There are some new proposals on Cuomo's agenda. He proposed allowing votes by mail. According to the National Conference of State Legislatures, at least 22 states allow voting by mail. Vote-by-mail involves sending ballots to voters and they have the option of mailing the ballot back, or they can submit their ballot at a polling location on or before Election Day. 

The National Conference of State Legislatures described vote-by-mail as "absentee voting for everyone." 

Cuomo also called for designating Election Day as a state holiday. Proponents of voting reforms want to declare Election Day a national holiday so that it would give voters more time to cast their ballots. 

"Let's make a real statement about the importance of voting," Cuomo said Monday before announcing his support of making Election Day a state holiday.

Outside of voting reforms, Cuomo outlined a few campaign finance and ethics reforms in his remarks Monday. A couple of the proposals aren't new. He reiterated his support of closing the LLC loophole, which allows wealthy individuals to create several limited liability corporations to circumvent the state's campaign contribution limits. 

For state elected officials, Cuomo wants to ban outside income. A compensation committee recently recommended a pay raise for state lawmakers and statewide officials, including the governor. One of the panel's recommendations was a limit on outside income. Cuomo would go further and ban any outside income.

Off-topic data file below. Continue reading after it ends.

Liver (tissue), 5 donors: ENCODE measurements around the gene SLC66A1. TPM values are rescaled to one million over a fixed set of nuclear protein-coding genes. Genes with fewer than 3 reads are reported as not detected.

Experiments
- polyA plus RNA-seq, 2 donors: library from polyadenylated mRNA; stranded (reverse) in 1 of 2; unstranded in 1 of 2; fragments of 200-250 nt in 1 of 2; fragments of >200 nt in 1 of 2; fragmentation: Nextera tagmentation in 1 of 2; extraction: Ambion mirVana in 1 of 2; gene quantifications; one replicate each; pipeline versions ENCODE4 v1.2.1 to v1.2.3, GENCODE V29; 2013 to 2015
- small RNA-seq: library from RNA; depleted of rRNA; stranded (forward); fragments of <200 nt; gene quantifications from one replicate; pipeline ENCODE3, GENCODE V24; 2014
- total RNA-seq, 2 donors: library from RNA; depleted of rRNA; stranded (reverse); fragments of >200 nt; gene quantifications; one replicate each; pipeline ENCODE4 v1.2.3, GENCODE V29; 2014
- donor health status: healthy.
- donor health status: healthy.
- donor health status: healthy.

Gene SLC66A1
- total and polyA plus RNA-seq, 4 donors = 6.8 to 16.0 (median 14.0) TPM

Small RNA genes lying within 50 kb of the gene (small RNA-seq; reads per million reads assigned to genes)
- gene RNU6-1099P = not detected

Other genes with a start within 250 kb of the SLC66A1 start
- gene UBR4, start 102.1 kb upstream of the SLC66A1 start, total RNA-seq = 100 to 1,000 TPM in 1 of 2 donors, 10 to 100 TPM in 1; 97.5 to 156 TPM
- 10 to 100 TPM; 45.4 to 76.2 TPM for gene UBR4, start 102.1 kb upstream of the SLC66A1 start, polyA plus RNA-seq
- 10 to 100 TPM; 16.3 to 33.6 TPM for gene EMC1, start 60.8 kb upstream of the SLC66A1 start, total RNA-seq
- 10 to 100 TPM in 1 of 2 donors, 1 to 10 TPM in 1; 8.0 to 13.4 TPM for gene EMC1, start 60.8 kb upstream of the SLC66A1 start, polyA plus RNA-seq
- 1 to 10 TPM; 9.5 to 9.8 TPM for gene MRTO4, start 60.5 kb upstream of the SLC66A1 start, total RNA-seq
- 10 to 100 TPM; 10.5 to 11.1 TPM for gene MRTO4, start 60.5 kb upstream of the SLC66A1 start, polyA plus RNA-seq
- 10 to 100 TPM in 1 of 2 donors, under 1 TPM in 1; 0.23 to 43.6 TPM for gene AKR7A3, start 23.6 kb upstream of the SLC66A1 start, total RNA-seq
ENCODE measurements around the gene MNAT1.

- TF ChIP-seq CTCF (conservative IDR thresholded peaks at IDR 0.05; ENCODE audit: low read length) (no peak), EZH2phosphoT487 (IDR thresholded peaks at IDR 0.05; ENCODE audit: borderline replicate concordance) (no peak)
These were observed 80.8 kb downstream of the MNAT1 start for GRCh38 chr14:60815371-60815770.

Additionally, Cuomo is eyeing a ban on corporate contributions to political candidates. Since running for governor in 2010 and in his two re-election bids, he has received millions from corporate entities and LLCs. 

The Let NY Vote Coalition, which has been advocating for election reform, praised Cuomo's proposals. 

Susan Lerner, executive director of Common Cause/NY and a member of the coalition, lauded the governor for including automatic voter registration, early voting and one primary election date in his agenda. She urged Cuomo to work with legislators to pass "the strongest reform package possible."

"New Yorkers need at least two weekends to vote early, flexibility to change parties and full restoration of rights for people on parole," Lerner said. "It's time to see if a unified Democratic government can truly deliver on progressive voting reforms." 

The voting reforms proposed by Cuomo will receive a warm reception from the Democratic state Legislature. Beginning in January, Democrats will control the state Senate. In the past, the GOP-led state Senate has blocked many of these reforms. Democrats, some of whom have sponsored bills to adopt early voting, automatic voter registration and other reforms, likely won't stand in the way of Cuomo's plan. 

The new legislative session opens in January. Cuomo will commence his third term as governor with an inauguration address Jan. 1 on Ellis Island.

Trump: 'I can't tell you when' government will reopen

WASHINGTON — President Donald Trump said Tuesday that parts of the federal government will stay closed until Democrats agree to put up more walls along the U.S.-Mexico border to deter criminal elements. He said he's open to calling the wall something else as long as he ends up with an actual wall.

In a Christmas Day appearance in the Oval Office, Trump issued a lengthy defense of his desire for a wall, saying it's the only way to stop drugs and human traffickers from entering the country. In a nod to the political stakes he's facing, Trump said he wants the wall by "election time" in 2020.